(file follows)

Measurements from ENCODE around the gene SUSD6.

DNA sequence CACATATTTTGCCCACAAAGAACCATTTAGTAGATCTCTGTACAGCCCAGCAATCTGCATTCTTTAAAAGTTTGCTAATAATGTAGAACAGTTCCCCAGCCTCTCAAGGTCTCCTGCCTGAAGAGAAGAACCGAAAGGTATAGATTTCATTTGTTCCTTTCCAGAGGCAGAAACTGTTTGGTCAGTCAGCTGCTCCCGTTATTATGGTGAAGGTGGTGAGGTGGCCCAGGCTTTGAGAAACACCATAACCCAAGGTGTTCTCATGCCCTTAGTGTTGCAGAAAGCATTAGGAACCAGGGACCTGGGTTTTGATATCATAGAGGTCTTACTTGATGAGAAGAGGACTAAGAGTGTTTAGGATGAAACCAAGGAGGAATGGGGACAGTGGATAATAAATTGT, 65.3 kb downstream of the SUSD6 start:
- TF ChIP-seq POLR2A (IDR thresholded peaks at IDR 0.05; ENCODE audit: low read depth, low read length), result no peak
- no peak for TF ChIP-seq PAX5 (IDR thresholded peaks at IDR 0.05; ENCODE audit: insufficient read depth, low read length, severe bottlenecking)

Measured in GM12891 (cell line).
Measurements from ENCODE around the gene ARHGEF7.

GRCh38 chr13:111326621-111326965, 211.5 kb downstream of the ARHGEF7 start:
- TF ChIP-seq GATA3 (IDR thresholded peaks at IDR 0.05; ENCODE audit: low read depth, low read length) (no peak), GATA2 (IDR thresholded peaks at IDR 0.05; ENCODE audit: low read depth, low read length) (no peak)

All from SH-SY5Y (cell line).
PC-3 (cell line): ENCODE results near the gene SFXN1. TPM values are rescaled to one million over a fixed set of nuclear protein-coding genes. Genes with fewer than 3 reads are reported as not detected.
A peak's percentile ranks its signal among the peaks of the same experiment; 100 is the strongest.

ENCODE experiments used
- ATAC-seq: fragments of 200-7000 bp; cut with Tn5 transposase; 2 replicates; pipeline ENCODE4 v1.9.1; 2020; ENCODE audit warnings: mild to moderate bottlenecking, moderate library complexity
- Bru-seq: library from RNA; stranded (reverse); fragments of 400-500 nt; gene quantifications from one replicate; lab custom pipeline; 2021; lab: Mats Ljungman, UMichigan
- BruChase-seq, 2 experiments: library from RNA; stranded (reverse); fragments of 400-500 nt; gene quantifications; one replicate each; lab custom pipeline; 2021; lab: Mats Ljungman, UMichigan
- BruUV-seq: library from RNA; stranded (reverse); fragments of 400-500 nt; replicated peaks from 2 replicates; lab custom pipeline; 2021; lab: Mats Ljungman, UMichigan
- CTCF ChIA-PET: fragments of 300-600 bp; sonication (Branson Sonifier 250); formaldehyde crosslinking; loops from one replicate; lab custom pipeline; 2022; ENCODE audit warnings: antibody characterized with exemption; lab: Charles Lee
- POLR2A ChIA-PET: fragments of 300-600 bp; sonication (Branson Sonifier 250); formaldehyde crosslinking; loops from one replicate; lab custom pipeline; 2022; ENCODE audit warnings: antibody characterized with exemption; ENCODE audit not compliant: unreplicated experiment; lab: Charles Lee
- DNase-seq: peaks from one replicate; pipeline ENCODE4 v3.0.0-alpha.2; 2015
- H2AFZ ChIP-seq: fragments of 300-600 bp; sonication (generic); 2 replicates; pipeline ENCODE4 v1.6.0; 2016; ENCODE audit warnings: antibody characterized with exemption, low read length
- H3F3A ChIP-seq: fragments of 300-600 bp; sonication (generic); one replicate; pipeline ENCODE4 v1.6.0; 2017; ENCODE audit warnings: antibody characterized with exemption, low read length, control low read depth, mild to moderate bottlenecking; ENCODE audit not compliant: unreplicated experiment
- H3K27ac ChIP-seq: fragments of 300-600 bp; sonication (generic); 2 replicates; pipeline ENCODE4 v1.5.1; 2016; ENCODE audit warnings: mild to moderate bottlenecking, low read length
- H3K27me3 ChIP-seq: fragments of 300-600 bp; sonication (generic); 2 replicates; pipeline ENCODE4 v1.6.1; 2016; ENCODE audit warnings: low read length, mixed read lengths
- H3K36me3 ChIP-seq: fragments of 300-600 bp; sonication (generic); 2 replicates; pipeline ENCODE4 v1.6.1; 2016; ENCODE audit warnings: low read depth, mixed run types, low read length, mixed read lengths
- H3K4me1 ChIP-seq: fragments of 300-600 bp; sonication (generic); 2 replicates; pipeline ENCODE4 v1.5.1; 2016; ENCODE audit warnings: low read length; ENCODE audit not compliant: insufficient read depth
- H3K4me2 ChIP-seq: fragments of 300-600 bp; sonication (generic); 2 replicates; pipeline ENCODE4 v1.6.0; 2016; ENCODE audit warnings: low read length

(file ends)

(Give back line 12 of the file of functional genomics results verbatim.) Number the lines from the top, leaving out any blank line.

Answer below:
ENCODE experiments used